"What will happen to my possessions when I die?" This is a question that many Pennsylvania residents ask themselves; however, it is also a question that many do not take the time to answer completely. The answer depends upon one's estate plan, or lack of one. In order to answer this question, the first step is typically to create a will. With this will, when one dies, the estate administration process can begin.
Appointing a personal representative is generally the first thing that needs to be done. This individual or company is typically named in the will and is sometimes called the executor. If there was no will, it will be up to the courts to appoint a personal representative, often called an administrator in these circumstances.
One of the primary tasks that the personal representative must complete is an inventory of all assets and liabilities belonging to the deceased individual. The personal representative is then responsible for paying any debts owed from the estate's assets. If there are not enough assets to cover the liabilities, the court will need to determine which creditors should be paid.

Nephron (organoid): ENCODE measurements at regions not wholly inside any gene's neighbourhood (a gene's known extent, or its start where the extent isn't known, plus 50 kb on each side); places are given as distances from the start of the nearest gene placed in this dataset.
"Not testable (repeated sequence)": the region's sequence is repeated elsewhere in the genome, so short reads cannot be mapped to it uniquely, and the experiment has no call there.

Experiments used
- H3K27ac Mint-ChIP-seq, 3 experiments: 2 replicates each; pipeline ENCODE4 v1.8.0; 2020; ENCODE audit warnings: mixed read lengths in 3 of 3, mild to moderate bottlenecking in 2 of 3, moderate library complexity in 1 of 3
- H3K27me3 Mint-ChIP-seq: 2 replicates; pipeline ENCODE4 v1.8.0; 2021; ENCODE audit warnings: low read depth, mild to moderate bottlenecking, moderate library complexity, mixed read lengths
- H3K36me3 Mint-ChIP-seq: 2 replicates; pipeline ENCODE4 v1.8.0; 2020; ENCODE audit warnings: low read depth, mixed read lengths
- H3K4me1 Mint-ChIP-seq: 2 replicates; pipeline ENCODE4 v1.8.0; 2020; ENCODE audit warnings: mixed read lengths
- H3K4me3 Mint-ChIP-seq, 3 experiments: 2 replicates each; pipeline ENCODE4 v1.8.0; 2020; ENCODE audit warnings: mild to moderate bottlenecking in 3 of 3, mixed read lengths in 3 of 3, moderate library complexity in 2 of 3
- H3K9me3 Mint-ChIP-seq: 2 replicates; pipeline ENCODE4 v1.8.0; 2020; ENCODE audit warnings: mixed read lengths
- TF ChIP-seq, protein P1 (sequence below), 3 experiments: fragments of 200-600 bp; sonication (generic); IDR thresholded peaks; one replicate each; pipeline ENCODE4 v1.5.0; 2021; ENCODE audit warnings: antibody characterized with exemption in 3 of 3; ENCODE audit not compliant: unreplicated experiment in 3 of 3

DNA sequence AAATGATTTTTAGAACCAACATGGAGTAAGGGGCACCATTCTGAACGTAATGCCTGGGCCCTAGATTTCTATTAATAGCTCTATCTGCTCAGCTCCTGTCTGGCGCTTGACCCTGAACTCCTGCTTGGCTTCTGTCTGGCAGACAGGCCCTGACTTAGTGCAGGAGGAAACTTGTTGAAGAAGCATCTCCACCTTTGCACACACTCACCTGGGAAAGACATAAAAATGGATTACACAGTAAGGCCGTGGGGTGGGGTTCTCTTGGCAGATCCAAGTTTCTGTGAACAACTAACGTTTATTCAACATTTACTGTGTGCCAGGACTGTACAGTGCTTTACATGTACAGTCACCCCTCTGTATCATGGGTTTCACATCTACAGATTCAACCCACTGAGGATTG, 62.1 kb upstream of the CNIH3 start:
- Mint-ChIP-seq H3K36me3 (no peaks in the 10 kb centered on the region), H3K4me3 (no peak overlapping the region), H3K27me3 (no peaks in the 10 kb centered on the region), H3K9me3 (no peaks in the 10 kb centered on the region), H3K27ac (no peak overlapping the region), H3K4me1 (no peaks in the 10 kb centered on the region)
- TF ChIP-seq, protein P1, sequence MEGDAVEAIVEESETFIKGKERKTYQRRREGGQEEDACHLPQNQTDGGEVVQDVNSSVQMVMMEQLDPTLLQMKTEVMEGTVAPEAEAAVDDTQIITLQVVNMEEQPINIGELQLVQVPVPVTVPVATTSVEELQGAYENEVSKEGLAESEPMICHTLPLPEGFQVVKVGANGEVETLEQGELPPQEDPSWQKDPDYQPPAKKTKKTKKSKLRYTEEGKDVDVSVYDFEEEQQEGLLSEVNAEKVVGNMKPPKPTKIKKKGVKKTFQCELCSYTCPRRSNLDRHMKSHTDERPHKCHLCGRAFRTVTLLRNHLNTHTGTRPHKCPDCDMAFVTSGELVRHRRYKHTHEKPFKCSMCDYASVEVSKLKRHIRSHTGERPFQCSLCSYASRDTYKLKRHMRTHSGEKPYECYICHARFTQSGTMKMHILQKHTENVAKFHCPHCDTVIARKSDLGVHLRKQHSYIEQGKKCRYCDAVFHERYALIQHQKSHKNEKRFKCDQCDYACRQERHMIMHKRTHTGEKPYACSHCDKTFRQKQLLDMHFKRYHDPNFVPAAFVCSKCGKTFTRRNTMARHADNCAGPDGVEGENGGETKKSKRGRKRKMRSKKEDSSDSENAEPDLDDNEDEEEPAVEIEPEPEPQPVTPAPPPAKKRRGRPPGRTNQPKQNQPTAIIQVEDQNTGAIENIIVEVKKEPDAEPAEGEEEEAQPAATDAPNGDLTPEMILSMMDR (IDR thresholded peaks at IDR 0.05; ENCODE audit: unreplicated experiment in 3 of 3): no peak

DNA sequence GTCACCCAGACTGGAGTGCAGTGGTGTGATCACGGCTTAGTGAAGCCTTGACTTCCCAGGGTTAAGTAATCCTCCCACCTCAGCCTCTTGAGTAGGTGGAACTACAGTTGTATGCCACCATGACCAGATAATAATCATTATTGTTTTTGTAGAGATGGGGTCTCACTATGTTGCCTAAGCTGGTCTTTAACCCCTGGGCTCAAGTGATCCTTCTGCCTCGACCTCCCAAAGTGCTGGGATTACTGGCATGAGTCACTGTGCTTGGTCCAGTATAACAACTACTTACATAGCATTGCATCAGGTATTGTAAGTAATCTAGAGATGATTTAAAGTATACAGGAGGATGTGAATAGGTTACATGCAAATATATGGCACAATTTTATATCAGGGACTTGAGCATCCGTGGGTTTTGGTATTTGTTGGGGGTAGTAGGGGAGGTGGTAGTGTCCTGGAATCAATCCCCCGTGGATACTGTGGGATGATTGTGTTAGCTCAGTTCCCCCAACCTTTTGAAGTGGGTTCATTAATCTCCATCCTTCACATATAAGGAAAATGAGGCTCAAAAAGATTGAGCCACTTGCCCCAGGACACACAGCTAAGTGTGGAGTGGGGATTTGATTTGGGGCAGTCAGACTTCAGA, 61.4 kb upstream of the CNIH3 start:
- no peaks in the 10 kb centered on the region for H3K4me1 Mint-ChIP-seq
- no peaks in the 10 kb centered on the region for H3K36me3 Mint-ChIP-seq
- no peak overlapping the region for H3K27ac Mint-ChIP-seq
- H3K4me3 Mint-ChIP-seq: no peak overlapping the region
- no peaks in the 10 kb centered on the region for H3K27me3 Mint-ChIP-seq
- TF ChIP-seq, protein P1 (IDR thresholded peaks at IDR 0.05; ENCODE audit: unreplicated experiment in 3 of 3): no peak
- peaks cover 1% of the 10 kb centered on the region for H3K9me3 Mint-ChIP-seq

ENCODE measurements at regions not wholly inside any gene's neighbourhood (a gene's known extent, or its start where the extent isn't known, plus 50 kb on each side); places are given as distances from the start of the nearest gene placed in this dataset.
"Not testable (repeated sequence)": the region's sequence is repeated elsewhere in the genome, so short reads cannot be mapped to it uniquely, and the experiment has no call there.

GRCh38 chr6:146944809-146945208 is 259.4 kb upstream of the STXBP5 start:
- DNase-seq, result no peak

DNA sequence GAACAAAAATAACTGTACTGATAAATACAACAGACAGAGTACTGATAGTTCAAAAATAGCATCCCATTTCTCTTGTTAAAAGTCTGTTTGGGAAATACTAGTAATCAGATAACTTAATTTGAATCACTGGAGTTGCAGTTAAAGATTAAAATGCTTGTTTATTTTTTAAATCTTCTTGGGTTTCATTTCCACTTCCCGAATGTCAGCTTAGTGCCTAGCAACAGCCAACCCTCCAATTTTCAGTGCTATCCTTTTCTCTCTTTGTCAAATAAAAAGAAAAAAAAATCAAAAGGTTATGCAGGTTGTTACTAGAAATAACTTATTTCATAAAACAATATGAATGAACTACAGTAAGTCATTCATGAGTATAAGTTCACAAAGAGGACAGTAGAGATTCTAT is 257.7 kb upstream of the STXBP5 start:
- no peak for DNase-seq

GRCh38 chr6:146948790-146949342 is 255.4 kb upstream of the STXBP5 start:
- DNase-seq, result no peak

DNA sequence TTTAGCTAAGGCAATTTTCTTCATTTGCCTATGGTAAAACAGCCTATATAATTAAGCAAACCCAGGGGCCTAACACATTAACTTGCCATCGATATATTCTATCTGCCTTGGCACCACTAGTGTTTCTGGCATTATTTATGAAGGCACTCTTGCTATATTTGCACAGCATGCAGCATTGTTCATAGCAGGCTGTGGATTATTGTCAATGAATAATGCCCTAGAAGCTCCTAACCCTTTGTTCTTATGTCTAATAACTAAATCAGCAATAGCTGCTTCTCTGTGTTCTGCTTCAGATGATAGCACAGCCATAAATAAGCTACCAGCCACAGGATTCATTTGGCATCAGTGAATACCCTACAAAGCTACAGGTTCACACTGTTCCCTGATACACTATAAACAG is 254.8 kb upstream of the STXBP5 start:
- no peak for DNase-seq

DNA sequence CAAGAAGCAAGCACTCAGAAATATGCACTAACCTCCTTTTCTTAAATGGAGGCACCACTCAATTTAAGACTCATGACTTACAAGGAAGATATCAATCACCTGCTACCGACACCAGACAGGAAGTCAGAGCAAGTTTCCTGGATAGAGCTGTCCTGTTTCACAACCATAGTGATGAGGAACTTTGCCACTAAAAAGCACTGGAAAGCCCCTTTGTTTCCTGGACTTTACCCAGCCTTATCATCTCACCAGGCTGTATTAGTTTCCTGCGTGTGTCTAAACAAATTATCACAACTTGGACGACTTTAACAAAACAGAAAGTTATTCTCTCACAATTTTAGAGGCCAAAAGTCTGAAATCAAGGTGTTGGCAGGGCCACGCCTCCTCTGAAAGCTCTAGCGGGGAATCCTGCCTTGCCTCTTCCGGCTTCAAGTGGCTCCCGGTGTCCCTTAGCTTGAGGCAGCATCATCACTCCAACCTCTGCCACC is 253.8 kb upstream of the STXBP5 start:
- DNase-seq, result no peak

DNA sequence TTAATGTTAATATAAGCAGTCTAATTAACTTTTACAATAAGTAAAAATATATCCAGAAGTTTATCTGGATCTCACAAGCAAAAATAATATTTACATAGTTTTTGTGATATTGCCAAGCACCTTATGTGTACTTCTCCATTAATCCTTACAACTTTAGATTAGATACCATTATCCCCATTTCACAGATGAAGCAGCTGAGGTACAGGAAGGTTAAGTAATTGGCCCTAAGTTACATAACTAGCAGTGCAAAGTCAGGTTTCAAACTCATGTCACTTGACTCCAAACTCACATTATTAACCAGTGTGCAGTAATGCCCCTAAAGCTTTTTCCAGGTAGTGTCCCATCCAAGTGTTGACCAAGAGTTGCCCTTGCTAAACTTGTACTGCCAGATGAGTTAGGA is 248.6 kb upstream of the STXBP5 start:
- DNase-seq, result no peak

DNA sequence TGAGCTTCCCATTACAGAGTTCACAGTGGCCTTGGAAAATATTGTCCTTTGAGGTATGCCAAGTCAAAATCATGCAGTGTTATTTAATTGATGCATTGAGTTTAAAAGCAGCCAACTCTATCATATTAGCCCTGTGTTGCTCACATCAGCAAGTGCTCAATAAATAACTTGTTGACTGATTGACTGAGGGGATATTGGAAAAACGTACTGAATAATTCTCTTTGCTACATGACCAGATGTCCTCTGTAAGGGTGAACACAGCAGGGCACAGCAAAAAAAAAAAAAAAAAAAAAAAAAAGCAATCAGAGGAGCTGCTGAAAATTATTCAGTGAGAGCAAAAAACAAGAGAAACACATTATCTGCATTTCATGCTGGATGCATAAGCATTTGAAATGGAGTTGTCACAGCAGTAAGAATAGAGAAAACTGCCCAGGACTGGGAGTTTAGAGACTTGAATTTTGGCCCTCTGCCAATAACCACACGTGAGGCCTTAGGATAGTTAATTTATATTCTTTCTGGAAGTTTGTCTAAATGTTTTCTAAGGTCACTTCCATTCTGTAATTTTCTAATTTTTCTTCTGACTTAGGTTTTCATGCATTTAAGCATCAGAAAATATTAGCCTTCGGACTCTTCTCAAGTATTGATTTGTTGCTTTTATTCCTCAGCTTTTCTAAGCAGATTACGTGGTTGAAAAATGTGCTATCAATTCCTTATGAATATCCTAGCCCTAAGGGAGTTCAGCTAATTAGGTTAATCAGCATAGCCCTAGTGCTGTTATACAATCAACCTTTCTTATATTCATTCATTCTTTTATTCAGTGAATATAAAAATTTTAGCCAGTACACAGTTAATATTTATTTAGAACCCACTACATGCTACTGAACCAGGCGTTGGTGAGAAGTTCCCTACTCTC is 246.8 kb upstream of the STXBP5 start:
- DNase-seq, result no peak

Once debts have been paid, as a part of the estate administration process, the personal representative is then responsible for distributing the remaining assets to those specified by the will. Additionally, the personal representative will file any tax returns that are required and will collect any assets owed to the estate. In the event that there is not a will directing the distribution of assets, the Pennsylvania courts will decide how assets should be distributed based upon state laws of intestacy. In order to make things easier for the family that is left behind and to ensure that assets are distributed as desired, one will want to work with an experienced estate planning attorney to decide the appropriate estate planning tools based upon the individual's circumstances and desires.
Source: estate.findlaw.com, "How to Administer an Estate", Accessed on April 23, 2017